PPE price hikes, failure to protect workers are human rights violations – SAHRC

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The SA Human Rights Commission (SAHRC) has urged businesses to uphold human rights during the COVID-19 pandemic.

In a statement on Thursday, SAHRC expressed concern that some businesses may be unaware of their human rights obligations emanating from the Constitution, Constitutional Court rulings and international conventions.

It said these rights include the “fundamental right to human dignity and the right of access to healthcare services, and the right to the highest attainable standard of health.”

PPE price hikes, lack of precautionary measures

The SAHRC added, “Price hikes in respect of personal protective equipment (PPE) and other high-demand goods, as well as the failure to implement precautionary measures to protect workers from contracting COVID-19, therefore implicate various human rights.”

The Competition Commission has taken a number of businesses, including pharmaceutical retailers Dis-Chem and Centrum Pharmacy, to task over alleged excessive pricing of face masks.

Labour unions, such as the Democratic Nursing Organisation of SA and National Education, Health and Allied Workers’ Union, have also raised concerns over lack of PPEs for health workers in some hospitals and clinics.

“The business and private sector has to adopt preventative measures to mitigate against the spread of the virus and human rights violations; and also exercise human rights due diligence to ensure that their conduct does not contribute to the spread of the virus and violate human rights,” the SAHRC said.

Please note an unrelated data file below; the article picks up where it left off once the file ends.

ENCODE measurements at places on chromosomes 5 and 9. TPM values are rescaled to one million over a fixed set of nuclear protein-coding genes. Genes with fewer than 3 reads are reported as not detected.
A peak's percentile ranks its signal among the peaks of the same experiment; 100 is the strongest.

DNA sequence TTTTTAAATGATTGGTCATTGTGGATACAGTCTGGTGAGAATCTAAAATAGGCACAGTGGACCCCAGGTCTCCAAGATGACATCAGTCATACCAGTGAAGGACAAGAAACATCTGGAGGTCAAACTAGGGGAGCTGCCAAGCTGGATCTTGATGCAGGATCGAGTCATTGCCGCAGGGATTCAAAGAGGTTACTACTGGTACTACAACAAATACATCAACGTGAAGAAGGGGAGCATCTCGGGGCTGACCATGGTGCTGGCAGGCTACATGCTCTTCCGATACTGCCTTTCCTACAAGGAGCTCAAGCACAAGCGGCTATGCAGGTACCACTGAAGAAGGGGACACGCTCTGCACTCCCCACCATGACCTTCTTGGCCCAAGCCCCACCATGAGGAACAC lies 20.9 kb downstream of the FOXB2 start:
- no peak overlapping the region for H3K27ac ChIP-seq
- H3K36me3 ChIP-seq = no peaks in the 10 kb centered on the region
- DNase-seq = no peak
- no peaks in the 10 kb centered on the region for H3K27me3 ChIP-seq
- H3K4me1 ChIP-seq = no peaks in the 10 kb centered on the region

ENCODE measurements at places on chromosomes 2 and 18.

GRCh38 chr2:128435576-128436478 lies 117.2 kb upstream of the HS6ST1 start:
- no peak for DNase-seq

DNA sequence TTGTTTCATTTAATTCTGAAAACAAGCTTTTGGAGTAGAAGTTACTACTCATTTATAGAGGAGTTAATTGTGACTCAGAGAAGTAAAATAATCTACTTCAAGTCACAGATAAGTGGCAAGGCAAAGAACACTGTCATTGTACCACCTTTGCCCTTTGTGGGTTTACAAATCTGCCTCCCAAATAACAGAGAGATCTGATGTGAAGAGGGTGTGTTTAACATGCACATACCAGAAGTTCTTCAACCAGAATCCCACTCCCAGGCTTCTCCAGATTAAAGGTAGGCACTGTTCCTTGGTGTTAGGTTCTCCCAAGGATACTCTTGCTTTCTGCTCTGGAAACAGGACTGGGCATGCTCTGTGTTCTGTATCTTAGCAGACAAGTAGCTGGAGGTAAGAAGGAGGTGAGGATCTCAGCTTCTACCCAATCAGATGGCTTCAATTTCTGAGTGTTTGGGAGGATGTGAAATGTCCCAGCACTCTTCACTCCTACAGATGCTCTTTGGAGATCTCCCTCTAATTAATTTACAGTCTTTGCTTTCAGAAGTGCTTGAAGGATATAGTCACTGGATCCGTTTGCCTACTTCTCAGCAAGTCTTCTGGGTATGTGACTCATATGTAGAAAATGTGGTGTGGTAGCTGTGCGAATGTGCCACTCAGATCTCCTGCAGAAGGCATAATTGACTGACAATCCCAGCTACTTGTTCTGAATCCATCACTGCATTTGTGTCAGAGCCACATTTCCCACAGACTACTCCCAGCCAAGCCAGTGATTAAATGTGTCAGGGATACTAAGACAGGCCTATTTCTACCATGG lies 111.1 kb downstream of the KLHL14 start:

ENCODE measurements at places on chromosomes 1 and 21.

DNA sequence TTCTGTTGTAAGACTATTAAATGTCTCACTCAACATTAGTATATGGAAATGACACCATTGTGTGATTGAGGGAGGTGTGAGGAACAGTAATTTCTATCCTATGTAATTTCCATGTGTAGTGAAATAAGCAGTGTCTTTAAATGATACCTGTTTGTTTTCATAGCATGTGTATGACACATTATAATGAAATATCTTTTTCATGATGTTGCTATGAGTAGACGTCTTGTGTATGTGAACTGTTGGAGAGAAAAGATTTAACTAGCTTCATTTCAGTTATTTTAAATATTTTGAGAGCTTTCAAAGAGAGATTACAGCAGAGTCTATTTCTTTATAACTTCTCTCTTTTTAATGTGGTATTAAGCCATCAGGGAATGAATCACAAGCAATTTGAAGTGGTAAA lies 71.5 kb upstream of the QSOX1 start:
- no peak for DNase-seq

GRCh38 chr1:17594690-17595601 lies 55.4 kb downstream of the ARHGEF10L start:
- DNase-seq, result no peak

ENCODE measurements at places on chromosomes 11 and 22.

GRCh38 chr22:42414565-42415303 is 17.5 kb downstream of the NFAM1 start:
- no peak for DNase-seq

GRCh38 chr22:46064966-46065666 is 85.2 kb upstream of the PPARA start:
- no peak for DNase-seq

Dept of Social Development ‘violated human rights’

It added that it will continue working with other statutory bodies, such as the Competition Commission, to ensure businesses uphold their human rights obligations.

Meanwhile, SAHRC Commissioner Jonas Sibanyoni on Wednesday slated the Department of Social Development for allegedly stopping non-profit organisations from distributing food.

Speaking to eNCA, Sibanyoni said, “Section 27 of the Constitution says everyone has got the right to food. As such, nobody can intervene and prevent the provision of food. That is why the Department of Social Development has been found to be violating human rights.”

His comments followed a complaint laid by the Democratic Alliance (DA), whose interim leader John Steenhuisen welcomed the findings on Thursday.

He tweeted, “It’s a shame for government to punish humanitarians assisting needy people during this crisis.

“South Africa’s response must be underpinned by facts, openness and incentives, rather than fear, secrecy and coercion. Not just for ideological reasons, but to promote compliance and public safety.”

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